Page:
The Iowa Democratic Party released updated results of the Iowa caucuses after the completion of a recount requested by Bernie Sanders and Pete Buttigieg:

  • Buttigieg has 562.954 state delegate equivalents and Sanders has 562.021 state delegate equivalents out of 2,151 counted.
  • That is a margin of 0.04 percentage points.

AP says it won't call a winner, given irregularities that undermined the count.

  • The party plans to certify the results tomorrow. At that point, the caucuses will formally end, and no further changes to the results will be made.
7. Coronavirus correction
Expand chart
Data: FactSet. Chart: Axios Visuals

The Dow industrials had their worst-ever daily points drop — 1,191 — and the S&P 500 posted its largest percentage drop since August 2011.

  • Oil prices tumbled to their lowest in over a year. (Reuters)

The latest: Stock indexes around the world today followed Wall Street into correction territory. (Wall Street Journal)

  • CNBC headlines: "STOCKS ON TRACK FOR WORST WEEK SINCE FINANCIAL CRISIS ... DOW DROPS 3,200+ THIS WEEK."
8. Concerts, parks, games disrupted around globe

People wearing masks line up to buy more face masks in Seoul, South Korea, today. Photo: Lee Jin-man/AP

Coronavirus disruptions, told in headlines:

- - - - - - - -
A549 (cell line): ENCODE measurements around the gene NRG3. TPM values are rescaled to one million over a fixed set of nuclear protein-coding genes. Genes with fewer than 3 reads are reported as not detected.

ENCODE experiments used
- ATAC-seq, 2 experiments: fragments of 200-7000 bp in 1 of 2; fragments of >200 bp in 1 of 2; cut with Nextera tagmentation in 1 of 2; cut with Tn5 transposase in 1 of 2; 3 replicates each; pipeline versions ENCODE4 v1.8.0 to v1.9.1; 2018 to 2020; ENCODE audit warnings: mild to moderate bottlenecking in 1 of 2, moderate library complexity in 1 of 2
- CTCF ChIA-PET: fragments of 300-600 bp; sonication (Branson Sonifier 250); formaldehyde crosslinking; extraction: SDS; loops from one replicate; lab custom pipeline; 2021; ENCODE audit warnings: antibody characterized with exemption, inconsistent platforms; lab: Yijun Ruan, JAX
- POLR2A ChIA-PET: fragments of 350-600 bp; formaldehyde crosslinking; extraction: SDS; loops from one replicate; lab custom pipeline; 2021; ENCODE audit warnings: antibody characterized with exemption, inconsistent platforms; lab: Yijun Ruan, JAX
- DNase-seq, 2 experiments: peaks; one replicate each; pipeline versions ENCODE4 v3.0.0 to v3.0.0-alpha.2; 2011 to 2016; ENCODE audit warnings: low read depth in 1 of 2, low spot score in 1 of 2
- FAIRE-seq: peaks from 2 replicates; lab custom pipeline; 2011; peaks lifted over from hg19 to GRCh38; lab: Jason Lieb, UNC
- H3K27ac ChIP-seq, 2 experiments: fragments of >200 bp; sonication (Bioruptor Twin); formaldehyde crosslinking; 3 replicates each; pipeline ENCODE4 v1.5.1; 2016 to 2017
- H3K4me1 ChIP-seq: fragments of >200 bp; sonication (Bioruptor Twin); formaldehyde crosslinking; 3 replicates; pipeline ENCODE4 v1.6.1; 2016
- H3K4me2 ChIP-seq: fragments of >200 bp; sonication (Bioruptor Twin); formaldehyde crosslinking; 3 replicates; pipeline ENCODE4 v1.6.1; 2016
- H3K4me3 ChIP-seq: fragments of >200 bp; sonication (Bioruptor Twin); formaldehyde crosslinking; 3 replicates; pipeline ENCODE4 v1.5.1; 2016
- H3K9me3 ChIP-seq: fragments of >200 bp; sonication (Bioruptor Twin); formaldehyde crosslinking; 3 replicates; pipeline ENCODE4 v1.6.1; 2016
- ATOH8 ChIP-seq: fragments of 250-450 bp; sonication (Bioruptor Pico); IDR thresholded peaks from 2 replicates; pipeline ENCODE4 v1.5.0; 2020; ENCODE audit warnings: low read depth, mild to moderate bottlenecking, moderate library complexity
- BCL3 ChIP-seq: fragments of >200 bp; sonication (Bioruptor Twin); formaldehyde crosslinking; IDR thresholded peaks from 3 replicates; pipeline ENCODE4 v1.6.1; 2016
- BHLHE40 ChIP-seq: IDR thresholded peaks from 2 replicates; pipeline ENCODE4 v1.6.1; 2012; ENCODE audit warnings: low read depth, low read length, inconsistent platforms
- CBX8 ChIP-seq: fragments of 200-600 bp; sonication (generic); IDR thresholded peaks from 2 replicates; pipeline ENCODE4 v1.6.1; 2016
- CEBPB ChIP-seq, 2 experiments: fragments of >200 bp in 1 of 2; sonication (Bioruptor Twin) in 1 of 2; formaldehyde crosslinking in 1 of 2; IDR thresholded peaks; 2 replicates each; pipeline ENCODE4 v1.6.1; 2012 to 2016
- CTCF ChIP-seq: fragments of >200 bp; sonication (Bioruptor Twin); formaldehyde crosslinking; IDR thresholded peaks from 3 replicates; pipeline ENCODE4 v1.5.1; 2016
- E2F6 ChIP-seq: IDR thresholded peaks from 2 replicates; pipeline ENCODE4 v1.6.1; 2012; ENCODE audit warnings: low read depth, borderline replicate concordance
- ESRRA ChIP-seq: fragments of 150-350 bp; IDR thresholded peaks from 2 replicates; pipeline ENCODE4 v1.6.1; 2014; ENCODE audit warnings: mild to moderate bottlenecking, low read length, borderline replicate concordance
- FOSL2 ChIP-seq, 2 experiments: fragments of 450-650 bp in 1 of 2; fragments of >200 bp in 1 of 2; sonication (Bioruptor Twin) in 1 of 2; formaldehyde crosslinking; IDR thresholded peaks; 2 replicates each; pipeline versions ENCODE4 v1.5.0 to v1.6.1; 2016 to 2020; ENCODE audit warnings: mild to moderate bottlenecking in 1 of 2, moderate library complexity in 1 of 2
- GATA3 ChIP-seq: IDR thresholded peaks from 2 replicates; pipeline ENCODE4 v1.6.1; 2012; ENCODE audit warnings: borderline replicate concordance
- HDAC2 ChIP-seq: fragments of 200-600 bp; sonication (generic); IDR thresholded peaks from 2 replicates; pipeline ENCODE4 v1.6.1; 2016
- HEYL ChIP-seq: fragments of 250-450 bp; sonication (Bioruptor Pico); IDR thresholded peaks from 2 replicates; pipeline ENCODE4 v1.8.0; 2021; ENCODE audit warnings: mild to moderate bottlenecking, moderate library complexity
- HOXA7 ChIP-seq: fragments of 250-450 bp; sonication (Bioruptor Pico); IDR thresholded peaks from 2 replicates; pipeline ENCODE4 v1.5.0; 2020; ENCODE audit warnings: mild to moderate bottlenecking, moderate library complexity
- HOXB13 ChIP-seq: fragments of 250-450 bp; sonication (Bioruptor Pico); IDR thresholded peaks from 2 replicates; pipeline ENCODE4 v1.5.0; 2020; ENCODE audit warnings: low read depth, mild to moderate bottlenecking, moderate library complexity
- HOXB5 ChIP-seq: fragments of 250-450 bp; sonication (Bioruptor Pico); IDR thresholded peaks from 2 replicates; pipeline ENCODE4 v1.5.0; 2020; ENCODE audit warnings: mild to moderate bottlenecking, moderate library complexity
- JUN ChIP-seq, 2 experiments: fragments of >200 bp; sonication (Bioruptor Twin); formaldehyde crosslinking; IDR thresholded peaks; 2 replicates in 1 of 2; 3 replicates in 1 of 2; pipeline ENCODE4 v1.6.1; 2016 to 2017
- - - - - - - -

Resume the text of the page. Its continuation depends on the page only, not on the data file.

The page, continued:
• "Swiss government bans all events over 1,000 people"
  • "New virus prompts Mormons to cancel key leadership event"
  • Facebook cancels F8, its annual conference for developers
  • "National Symphony cancels Japan concerts"
  • "Serie A's biggest match will be played in empty stadium"
  • "Saudis close Islam's holiest sites to foreigners"
  • "South Korea, US postpone annual military drills"
  • "Virus fears lead K-pop superstars BTS to cancel Seoul shows"
  • "Tokyo Disneyland to close through mid-March"
9. Walmart tests rival to Amazon Prime

"As soon as next month, Walmart plans to start publicly testing a membership program called Walmart+," Recode's Jason Del Rey scoops.

  • "The program is expected to essentially launch as a rebrand of Walmart’s existing Delivery Unlimited service, which charges customers $98 a year for unlimited, same-day delivery of fresh groceries."

The paid membership program "would include perks that Amazon can’t replicate, in part to avoid a direct comparison to Prime."

  • Walmart+ ultimately "could include discounts on prescription drugs at Walmart pharmacies and fuel at Walmart gas stations, as well as a Scan & Go service that would allow shoppers to check out ... without waiting in line."
10. 1 big bang
Image: NASA via AP

This NASA image shows the Ophiuchus galaxy cluster, viewed in a composite of X-ray, radio and infrared data.

  • Astronomers have discovered the biggest explosion seen in the universe, AP reports.
  • Scientists reported that the blast, which was first detected in 2016 and appears to be over by now, came from a black hole in a cluster of galaxies 390 million light-years away.
Mike Allen